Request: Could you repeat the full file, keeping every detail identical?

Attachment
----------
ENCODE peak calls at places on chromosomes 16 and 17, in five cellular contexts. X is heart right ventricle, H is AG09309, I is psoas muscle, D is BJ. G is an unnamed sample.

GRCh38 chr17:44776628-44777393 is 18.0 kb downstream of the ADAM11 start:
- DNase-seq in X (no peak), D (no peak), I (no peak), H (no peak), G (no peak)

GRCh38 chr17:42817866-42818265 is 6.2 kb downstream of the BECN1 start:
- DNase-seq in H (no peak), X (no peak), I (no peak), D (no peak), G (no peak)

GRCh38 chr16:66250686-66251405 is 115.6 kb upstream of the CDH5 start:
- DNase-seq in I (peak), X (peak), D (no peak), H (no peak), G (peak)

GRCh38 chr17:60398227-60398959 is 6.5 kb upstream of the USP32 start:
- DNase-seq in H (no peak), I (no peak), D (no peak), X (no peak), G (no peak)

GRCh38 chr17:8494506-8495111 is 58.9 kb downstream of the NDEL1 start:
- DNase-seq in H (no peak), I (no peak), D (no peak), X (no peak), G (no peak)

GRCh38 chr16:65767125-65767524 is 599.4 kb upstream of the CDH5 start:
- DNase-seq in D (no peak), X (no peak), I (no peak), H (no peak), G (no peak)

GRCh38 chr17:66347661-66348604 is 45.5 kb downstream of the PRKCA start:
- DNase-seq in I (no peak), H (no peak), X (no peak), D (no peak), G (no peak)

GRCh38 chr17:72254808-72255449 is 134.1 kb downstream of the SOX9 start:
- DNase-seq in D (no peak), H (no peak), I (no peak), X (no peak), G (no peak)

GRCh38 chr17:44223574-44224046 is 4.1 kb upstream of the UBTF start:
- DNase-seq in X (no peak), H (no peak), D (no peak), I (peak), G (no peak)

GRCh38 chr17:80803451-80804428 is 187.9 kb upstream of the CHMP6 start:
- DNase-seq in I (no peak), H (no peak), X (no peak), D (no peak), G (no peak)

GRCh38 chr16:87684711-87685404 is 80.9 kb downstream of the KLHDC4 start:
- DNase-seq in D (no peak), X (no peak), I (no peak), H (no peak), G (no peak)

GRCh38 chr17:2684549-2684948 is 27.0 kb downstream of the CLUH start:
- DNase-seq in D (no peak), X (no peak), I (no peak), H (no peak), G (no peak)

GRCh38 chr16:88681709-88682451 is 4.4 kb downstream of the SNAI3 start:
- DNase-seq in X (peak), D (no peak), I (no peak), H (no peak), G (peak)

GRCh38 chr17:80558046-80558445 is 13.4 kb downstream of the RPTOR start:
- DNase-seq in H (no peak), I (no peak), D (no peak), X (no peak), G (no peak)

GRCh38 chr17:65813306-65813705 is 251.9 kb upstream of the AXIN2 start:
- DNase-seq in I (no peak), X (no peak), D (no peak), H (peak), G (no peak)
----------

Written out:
ENCODE peak calls at places on chromosomes 16 and 17, in five cellular contexts. X is heart right ventricle, H is AG09309, I is psoas muscle, D is BJ. G is an unnamed sample.

GRCh38 chr17:44776628-44777393 is 18.0 kb downstream of the ADAM11 start:
- DNase-seq in X (no peak), D (no peak), I (no peak), H (no peak), G (no peak)

GRCh38 chr17:42817866-42818265 is 6.2 kb downstream of the BECN1 start:
- DNase-seq in H (no peak), X (no peak), I (no peak), D (no peak), G (no peak)

GRCh38 chr16:66250686-66251405 is 115.6 kb upstream of the CDH5 start:
- DNase-seq in I (peak), X (peak), D (no peak), H (no peak), G (peak)

GRCh38 chr17:60398227-60398959 is 6.5 kb upstream of the USP32 start:
- DNase-seq in H (no peak), I (no peak), D (no peak), X (no peak), G (no peak)

GRCh38 chr17:8494506-8495111 is 58.9 kb downstream of the NDEL1 start:
- DNase-seq in H (no peak), I (no peak), D (no peak), X (no peak), G (no peak)

GRCh38 chr16:65767125-65767524 is 599.4 kb upstream of the CDH5 start:
- DNase-seq in D (no peak), X (no peak), I (no peak), H (no peak), G (no peak)

GRCh38 chr17:66347661-66348604 is 45.5 kb downstream of the PRKCA start:
- DNase-seq in I (no peak), H (no peak), X (no peak), D (no peak), G (no peak)

GRCh38 chr17:72254808-72255449 is 134.1 kb downstream of the SOX9 start:
- DNase-seq in D (no peak), H (no peak), I (no peak), X (no peak), G (no peak)

GRCh38 chr17:44223574-44224046 is 4.1 kb upstream of the UBTF start:
- DNase-seq in X (no peak), H (no peak), D (no peak), I (peak), G (no peak)

GRCh38 chr17:80803451-80804428 is 187.9 kb upstream of the CHMP6 start:
- DNase-seq in I (no peak), H (no peak), X (no peak), D (no peak), G (no peak)

GRCh38 chr16:87684711-87685404 is 80.9 kb downstream of the KLHDC4 start:
- DNase-seq in D (no peak), X (no peak), I (no peak), H (no peak), G (no peak)

GRCh38 chr17:2684549-2684948 is 27.0 kb downstream of the CLUH start:
- DNase-seq in D (no peak), X (no peak), I (no peak), H (no peak), G (no peak)

GRCh38 chr16:88681709-88682451 is 4.4 kb downstream of the SNAI3 start:
- DNase-seq in X (peak), D (no peak), I (no peak), H (no peak), G (peak)

GRCh38 chr17:80558046-80558445 is 13.4 kb downstream of the RPTOR start:
- DNase-seq in H (no peak), I (no peak), D (no peak), X (no peak), G (no peak)

GRCh38 chr17:65813306-65813705 is 251.9 kb upstream of the AXIN2 start:
- DNase-seq in I (no peak), X (no peak), D (no peak), H (peak), G (no peak)